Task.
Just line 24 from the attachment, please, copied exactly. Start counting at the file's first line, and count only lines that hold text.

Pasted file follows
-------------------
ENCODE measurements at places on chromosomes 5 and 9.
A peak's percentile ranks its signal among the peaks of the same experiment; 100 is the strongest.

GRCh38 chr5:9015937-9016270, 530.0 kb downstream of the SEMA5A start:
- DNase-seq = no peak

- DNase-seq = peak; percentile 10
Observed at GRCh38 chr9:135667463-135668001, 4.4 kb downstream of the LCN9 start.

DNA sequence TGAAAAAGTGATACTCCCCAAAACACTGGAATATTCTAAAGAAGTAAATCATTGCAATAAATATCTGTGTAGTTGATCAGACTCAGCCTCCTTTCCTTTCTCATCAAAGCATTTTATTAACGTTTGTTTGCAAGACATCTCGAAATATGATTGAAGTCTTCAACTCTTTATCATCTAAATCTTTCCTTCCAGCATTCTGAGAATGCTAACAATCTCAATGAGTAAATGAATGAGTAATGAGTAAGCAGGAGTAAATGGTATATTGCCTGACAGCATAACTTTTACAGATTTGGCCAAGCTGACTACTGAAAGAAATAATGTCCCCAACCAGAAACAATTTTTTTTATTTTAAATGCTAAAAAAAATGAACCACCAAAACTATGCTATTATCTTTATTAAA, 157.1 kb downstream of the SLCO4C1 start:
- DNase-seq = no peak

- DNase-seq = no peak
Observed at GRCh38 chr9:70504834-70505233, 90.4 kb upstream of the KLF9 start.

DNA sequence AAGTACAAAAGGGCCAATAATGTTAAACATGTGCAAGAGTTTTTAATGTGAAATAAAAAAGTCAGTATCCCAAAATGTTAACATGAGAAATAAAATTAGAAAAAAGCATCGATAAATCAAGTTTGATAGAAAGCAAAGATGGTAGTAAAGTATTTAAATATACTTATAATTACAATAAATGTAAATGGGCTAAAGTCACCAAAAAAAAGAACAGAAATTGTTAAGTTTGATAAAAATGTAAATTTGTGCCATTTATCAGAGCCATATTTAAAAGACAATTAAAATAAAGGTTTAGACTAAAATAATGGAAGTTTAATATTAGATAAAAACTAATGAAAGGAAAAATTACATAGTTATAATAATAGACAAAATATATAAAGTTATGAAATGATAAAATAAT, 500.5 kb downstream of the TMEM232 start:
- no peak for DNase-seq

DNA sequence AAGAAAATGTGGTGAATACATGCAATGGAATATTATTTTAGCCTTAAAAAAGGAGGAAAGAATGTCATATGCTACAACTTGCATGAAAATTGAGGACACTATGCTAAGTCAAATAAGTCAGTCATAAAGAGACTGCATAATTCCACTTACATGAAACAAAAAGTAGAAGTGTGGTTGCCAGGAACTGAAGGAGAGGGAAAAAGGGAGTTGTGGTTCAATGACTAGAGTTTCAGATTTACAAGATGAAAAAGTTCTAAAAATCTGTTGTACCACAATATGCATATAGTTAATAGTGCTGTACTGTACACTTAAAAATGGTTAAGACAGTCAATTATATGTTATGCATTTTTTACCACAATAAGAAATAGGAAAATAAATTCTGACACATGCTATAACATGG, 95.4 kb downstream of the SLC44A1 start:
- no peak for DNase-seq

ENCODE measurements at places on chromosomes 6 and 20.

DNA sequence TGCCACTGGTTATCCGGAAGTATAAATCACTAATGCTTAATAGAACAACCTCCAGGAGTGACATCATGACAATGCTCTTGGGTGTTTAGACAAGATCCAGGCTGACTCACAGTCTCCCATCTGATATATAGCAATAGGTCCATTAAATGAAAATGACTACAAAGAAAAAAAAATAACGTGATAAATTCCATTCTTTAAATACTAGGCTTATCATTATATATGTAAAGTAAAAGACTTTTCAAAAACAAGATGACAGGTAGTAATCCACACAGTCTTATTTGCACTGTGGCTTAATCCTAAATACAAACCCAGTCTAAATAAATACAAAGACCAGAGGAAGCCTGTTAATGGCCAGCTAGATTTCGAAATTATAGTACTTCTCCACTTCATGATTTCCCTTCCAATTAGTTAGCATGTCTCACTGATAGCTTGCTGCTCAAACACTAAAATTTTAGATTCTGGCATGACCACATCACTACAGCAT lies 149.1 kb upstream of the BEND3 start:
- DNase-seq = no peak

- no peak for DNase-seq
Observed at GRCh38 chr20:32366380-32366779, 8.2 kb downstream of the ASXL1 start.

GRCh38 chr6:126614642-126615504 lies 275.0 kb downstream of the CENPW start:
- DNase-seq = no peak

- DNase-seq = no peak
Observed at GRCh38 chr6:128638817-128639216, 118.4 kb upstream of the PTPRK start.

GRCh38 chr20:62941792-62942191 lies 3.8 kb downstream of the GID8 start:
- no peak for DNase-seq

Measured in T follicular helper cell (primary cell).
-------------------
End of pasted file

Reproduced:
GRCh38 chr20:62941792-62942191 lies 3.8 kb downstream of the GID8 start: